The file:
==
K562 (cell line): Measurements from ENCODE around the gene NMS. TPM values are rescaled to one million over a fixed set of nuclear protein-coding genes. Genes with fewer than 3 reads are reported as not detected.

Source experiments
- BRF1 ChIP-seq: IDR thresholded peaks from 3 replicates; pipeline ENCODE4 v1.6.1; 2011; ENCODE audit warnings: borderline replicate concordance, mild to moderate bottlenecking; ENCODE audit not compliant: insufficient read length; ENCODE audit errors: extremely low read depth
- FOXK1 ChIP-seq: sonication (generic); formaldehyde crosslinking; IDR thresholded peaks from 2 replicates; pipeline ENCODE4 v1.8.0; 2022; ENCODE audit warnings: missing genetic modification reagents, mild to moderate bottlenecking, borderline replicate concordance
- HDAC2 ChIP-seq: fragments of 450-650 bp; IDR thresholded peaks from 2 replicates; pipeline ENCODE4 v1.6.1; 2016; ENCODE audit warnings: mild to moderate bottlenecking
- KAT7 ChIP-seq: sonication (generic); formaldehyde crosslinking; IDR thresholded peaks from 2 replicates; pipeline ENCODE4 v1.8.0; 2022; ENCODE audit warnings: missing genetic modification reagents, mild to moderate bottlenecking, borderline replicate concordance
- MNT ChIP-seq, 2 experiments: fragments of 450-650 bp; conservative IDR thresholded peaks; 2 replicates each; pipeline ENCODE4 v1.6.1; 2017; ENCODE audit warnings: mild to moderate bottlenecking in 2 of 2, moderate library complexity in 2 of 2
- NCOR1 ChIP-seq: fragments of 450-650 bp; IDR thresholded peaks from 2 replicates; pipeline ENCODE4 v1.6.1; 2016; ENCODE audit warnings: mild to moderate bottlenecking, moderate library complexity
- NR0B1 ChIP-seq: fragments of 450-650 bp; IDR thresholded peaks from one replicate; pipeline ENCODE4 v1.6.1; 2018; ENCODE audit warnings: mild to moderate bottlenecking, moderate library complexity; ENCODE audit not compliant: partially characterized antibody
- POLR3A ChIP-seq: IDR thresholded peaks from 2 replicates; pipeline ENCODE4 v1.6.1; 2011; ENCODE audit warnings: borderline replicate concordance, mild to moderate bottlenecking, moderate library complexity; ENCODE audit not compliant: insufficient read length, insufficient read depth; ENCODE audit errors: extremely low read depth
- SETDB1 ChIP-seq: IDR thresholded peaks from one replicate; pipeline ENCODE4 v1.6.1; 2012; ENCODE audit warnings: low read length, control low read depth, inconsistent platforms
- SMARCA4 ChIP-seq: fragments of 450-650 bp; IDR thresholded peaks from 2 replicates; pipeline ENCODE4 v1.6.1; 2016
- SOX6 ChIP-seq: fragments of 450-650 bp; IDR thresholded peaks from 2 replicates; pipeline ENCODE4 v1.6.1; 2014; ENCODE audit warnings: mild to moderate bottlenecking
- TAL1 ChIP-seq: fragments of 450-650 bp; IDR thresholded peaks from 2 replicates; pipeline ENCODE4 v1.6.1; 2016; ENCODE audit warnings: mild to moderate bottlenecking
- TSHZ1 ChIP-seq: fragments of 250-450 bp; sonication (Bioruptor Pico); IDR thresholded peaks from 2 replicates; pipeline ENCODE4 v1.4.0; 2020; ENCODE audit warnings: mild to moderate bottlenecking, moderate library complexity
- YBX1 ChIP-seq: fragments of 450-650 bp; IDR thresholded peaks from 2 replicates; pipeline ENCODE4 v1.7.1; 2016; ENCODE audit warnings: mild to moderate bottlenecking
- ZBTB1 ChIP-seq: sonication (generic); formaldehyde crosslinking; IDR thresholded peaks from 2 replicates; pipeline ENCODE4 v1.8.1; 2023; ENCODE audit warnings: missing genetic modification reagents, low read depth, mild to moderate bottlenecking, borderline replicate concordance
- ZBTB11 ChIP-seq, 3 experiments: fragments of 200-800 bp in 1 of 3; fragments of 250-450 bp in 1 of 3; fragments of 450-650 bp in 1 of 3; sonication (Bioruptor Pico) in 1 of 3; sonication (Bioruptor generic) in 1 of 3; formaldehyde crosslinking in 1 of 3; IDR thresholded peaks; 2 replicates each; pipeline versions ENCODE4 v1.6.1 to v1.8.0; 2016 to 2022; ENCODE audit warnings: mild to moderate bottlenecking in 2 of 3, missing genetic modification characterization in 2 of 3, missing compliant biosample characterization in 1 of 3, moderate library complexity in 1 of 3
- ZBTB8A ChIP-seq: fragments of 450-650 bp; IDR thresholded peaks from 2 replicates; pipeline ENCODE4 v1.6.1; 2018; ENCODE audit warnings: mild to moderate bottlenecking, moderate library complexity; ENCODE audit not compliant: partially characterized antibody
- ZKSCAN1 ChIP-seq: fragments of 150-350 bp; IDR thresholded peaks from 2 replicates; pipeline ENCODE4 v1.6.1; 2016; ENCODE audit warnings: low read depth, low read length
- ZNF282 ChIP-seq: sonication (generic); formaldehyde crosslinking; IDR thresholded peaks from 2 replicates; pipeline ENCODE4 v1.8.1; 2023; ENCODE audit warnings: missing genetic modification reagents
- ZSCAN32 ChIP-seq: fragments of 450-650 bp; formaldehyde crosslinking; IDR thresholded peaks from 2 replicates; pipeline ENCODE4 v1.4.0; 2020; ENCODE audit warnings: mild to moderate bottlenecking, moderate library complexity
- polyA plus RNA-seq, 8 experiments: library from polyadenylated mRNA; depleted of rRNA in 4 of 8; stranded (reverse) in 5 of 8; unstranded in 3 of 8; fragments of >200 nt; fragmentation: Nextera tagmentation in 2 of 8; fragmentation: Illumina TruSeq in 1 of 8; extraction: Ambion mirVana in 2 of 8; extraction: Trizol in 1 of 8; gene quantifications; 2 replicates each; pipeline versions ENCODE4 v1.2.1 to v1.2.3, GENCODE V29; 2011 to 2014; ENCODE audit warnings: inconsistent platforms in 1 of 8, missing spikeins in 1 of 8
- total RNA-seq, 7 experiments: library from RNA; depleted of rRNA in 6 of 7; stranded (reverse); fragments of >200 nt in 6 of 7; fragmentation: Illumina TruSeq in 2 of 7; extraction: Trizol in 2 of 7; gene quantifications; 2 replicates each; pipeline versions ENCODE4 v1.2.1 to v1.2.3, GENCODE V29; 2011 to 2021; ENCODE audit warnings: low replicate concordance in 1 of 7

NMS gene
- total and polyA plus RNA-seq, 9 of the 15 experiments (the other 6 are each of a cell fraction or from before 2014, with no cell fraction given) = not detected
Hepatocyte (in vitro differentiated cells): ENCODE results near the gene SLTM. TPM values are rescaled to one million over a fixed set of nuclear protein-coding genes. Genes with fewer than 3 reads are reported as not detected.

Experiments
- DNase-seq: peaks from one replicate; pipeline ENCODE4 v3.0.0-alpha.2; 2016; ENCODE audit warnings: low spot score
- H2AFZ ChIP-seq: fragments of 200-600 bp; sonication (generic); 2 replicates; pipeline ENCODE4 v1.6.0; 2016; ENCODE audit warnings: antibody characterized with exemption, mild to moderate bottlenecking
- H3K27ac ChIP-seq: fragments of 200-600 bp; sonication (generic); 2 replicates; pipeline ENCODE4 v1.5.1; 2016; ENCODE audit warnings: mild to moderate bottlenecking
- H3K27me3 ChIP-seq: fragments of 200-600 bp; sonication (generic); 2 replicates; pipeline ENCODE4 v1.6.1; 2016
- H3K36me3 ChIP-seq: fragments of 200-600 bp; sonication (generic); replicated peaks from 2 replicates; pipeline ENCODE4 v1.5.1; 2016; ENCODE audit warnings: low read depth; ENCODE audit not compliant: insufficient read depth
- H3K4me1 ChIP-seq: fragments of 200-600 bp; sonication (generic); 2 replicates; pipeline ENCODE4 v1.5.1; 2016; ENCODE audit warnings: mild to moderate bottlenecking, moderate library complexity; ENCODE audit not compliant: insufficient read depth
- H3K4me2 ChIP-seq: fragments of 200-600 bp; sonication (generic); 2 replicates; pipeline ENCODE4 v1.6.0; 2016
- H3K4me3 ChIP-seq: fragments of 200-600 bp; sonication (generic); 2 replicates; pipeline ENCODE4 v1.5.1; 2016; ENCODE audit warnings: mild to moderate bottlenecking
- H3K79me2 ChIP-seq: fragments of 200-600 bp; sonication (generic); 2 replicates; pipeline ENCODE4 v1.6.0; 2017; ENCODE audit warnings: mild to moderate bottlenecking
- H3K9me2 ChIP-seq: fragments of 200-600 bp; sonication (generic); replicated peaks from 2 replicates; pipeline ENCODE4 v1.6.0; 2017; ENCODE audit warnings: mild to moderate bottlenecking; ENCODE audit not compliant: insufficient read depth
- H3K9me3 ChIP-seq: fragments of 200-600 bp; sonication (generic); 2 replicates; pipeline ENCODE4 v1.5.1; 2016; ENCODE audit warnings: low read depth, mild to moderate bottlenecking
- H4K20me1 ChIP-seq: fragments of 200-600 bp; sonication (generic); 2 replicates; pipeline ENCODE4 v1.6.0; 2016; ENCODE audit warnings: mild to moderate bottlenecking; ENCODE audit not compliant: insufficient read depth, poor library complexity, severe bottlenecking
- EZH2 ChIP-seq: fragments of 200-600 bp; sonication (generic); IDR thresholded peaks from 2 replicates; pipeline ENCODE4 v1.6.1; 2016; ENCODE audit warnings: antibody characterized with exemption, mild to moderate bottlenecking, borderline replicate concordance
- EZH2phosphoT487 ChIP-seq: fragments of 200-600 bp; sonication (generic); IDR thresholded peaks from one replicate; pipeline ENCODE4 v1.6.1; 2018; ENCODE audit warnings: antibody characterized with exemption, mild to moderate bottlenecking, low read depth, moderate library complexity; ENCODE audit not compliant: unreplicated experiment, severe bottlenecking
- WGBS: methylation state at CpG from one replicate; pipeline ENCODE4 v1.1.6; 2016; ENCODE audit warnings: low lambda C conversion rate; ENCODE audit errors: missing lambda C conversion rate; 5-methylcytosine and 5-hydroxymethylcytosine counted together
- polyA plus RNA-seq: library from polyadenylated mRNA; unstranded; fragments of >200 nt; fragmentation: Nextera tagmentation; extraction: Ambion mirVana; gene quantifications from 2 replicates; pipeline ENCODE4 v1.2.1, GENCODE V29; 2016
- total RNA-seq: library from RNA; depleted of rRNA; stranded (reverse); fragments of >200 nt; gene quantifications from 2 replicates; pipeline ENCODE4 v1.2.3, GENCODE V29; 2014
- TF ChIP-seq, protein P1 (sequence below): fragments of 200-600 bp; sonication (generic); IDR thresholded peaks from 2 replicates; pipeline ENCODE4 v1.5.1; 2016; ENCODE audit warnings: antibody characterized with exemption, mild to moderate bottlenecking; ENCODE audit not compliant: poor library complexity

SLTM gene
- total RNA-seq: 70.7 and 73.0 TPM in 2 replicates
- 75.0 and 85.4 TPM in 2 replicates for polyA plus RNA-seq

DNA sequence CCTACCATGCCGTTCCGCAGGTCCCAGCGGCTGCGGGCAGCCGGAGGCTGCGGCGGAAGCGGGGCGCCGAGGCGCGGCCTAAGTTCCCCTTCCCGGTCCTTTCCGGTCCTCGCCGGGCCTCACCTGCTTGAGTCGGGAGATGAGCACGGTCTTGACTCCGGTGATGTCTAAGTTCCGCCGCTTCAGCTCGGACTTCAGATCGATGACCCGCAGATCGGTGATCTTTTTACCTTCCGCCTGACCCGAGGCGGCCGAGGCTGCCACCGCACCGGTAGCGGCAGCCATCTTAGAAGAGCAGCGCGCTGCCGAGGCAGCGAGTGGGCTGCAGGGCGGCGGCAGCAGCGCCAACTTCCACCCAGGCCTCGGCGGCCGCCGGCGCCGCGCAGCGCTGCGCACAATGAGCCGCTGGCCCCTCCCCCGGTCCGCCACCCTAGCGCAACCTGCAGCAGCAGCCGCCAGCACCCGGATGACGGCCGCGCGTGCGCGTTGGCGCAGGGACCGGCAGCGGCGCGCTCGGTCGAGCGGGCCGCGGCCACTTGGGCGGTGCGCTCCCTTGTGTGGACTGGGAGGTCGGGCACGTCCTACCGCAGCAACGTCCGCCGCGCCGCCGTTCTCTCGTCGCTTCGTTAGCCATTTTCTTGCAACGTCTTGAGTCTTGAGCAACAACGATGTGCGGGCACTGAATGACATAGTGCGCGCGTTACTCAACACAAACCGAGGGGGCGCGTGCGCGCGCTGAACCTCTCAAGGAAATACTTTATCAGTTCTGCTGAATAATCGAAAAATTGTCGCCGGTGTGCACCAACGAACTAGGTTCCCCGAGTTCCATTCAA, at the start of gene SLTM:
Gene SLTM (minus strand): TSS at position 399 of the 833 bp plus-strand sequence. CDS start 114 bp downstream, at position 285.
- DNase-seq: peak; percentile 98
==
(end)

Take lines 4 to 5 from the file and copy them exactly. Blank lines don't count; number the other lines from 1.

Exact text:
- FOXK1 ChIP-seq: sonication (generic); formaldehyde crosslinking; IDR thresholded peaks from 2 replicates; pipeline ENCODE4 v1.8.0; 2022; ENCODE audit warnings: missing genetic modification reagents, mild to moderate bottlenecking, borderline replicate concordance
- HDAC2 ChIP-seq: fragments of 450-650 bp; IDR thresholded peaks from 2 replicates; pipeline ENCODE4 v1.6.1; 2016; ENCODE audit warnings: mild to moderate bottlenecking